State Employees: Protect your health insurance

For state employees hired before July 1, 2003, and making more than $40,000 a year, the House Ways and Means Committee is proposing in its FY07 budget to increase your health insurance split from 15 to 20 percent.

This proposal will be considered by the House during the week of April 24.

Please contact your representative and urge support  for the amendment offered by Rep. Marty Walsh (D-Boston) – called the 85/15 amendment – to ensure that the split is 15 percent for everyone.

Background on 85/15

State employees currently pay 15 percent of the premiums for their group health insurance policies from the state. Over

Health insurance is the most valuable benefit state workers receive. This benefit is a key reason why many talented people remain in state service despite relatively low wages. It is critical  to keep this benefit affordable.

Increasing health insurance premiums from 15 percent to 20 percent is equivalent to a 33 1/3 percent increase in costs for state employees. That is a huge and very unfair burden to place on state workers.

the years, the formula for how much state employees pay for their premiums has fluctuated from  10 percent to 15 percent and temporarily up to 20 percent.

In the FY04 state budget, state employees' percentage increased temporarily to 20 percent for those earning  more than $35,000. Those earning less than $35,000 remained at 15 percent. Additionally, all employees hired after June 30, 2003, had to pay 25 percent for their group health insurance from the state.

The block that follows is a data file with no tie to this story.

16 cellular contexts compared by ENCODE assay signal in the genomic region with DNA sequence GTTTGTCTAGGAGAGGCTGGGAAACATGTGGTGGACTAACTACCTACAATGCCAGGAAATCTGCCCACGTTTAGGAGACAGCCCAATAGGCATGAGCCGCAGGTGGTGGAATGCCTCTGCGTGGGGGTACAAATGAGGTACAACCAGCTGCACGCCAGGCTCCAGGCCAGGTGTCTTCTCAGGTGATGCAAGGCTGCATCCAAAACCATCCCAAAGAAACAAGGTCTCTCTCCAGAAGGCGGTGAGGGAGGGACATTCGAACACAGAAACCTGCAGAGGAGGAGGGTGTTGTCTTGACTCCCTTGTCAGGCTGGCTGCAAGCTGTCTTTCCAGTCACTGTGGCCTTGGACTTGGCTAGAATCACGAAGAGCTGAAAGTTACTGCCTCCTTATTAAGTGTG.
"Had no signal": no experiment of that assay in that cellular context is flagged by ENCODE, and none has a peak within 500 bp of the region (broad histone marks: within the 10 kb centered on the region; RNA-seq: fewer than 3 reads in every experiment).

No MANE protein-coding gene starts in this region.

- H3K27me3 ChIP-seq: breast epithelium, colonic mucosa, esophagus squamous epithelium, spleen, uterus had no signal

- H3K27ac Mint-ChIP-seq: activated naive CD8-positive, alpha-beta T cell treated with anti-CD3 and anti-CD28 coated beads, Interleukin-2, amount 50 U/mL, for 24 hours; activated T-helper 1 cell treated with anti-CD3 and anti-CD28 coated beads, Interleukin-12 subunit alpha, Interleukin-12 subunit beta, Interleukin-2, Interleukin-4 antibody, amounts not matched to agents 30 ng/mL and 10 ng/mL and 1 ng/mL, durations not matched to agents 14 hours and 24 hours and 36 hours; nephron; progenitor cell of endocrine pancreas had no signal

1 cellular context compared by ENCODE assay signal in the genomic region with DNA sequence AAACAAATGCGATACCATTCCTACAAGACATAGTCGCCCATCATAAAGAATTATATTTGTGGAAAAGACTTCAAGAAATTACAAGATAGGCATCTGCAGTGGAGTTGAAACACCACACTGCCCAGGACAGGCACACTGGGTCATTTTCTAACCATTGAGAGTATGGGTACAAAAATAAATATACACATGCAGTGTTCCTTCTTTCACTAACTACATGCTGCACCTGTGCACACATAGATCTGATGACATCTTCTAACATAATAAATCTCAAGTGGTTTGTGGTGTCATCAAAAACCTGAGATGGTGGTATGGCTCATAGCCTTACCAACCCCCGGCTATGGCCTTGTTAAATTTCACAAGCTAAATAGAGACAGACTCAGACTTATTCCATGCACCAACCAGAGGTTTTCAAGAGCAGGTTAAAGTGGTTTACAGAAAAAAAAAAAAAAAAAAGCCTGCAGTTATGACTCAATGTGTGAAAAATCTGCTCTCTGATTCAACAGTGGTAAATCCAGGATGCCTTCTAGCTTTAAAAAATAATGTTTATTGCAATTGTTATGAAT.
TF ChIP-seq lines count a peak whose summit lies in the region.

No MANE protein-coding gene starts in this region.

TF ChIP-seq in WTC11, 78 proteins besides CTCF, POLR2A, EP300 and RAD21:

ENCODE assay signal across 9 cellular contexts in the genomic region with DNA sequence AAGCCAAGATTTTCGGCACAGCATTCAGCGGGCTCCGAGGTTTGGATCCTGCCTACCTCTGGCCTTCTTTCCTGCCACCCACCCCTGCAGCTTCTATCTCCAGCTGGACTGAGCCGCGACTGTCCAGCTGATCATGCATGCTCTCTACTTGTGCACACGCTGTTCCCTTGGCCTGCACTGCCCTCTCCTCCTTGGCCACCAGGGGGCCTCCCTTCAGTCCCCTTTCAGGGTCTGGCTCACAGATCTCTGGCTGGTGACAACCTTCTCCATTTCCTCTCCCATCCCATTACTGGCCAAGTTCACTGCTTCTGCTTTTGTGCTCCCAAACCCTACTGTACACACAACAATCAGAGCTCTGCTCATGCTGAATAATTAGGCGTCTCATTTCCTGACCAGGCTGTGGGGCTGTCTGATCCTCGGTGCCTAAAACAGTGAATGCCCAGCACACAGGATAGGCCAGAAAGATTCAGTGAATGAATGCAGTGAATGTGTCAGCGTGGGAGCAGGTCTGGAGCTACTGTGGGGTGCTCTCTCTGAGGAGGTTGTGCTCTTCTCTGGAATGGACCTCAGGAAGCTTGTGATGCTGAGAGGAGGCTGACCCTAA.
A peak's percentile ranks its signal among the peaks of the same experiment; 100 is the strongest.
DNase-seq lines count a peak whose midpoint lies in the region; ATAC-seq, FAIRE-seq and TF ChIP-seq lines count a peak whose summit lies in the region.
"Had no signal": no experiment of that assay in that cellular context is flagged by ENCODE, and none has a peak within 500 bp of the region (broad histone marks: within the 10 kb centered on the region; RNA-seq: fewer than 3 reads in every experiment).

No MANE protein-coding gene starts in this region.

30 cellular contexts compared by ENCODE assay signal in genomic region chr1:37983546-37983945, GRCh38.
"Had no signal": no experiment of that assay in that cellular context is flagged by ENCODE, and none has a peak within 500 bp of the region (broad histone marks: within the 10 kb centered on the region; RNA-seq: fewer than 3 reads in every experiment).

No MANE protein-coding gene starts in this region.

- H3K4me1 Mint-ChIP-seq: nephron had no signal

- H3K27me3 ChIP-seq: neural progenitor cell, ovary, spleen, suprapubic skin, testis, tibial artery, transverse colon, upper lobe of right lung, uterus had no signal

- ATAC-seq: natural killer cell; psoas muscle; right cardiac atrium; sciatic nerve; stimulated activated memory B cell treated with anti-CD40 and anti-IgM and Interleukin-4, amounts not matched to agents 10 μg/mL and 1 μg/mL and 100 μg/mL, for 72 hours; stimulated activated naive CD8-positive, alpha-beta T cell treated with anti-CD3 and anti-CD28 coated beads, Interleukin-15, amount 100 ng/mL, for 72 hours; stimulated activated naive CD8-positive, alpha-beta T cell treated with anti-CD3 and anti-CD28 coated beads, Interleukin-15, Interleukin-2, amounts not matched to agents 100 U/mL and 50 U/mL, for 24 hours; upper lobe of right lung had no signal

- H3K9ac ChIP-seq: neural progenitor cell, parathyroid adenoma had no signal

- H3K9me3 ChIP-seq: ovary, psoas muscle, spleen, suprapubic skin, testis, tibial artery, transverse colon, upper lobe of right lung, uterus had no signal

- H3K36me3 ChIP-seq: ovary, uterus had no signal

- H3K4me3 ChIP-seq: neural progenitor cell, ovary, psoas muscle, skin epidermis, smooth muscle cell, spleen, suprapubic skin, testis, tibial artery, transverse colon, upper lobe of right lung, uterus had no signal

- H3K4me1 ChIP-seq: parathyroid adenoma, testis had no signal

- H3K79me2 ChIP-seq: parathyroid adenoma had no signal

In the FY06 state budget, this temporary change was partially remedied: All state employees hired prior to June 30, 2003, were "restored" to the 15 percent payment. “New hires" (those hired after June 30, 2003) had their premium contributions reduced from 25 percent to 20 percent. These reductions/ restorations took place as of Jan 1, 2006.

The House Ways & Means budget proposed for FY07 places all state employees earning more than $40,000 at 80/20.  Rep. Walsh has offered an amendment to restore all state employees to the 85/15 level. MTA and the entire public employee labor coalition is supporting his amendment.

Health insurance is the most valuable benefit state workers receive. This benefit is a key reason why many talented people remain in state service despite relatively low wages. It is critical  to keep this benefit affordable.

Increasing health insurance premiums from 15 percent to 20 percent is equivalent to a 33 1/3 percent increase in costs for state employees. That is a huge and very unfair burden to place on state workers.